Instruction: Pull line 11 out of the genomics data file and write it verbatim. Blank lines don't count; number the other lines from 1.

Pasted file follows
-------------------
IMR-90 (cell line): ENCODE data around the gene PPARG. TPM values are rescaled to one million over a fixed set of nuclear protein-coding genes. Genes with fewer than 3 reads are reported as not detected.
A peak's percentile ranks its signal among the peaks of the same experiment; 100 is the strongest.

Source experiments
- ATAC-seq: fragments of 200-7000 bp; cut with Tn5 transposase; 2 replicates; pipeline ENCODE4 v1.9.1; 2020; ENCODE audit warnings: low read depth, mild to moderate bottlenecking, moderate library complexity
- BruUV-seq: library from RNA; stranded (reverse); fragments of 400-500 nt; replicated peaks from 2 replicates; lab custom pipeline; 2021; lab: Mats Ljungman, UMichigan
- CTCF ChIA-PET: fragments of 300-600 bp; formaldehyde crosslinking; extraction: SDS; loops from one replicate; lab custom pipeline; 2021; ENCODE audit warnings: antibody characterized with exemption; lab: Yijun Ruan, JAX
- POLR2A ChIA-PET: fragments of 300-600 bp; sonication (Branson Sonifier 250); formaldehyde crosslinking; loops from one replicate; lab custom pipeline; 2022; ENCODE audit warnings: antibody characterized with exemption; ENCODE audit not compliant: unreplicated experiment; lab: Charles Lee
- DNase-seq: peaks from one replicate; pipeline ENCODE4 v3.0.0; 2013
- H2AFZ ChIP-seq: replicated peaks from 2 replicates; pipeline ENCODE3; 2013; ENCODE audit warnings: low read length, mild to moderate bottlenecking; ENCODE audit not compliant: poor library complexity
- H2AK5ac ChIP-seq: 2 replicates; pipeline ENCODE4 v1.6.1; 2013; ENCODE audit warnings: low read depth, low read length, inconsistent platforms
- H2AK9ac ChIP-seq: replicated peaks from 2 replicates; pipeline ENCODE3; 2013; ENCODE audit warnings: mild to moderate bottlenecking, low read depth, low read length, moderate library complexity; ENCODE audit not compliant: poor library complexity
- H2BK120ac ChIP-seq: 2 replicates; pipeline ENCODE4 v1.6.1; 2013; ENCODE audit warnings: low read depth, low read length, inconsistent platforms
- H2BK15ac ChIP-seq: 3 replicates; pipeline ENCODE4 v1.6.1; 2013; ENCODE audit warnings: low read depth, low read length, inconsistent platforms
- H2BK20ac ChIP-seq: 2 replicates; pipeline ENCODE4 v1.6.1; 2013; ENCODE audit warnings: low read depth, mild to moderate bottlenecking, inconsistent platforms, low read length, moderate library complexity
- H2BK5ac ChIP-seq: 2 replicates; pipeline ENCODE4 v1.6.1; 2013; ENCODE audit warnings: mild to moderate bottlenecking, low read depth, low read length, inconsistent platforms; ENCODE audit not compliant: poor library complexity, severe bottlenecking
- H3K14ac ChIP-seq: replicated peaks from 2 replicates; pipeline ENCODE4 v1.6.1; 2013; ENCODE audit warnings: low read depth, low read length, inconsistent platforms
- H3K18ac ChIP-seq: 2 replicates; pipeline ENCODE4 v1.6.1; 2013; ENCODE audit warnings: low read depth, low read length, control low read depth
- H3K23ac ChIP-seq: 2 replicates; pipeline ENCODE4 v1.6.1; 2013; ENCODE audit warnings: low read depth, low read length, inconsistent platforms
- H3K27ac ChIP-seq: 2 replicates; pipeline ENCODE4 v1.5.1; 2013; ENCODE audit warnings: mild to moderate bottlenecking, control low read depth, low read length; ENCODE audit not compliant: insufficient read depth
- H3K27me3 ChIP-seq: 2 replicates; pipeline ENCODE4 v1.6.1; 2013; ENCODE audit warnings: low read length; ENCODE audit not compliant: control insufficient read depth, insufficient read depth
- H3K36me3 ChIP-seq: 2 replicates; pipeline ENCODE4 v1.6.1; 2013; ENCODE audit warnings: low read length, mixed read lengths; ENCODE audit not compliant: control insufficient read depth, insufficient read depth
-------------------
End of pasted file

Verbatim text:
- H2AK9ac ChIP-seq: replicated peaks from 2 replicates; pipeline ENCODE3; 2013; ENCODE audit warnings: mild to moderate bottlenecking, low read depth, low read length, moderate library complexity; ENCODE audit not compliant: poor library complexity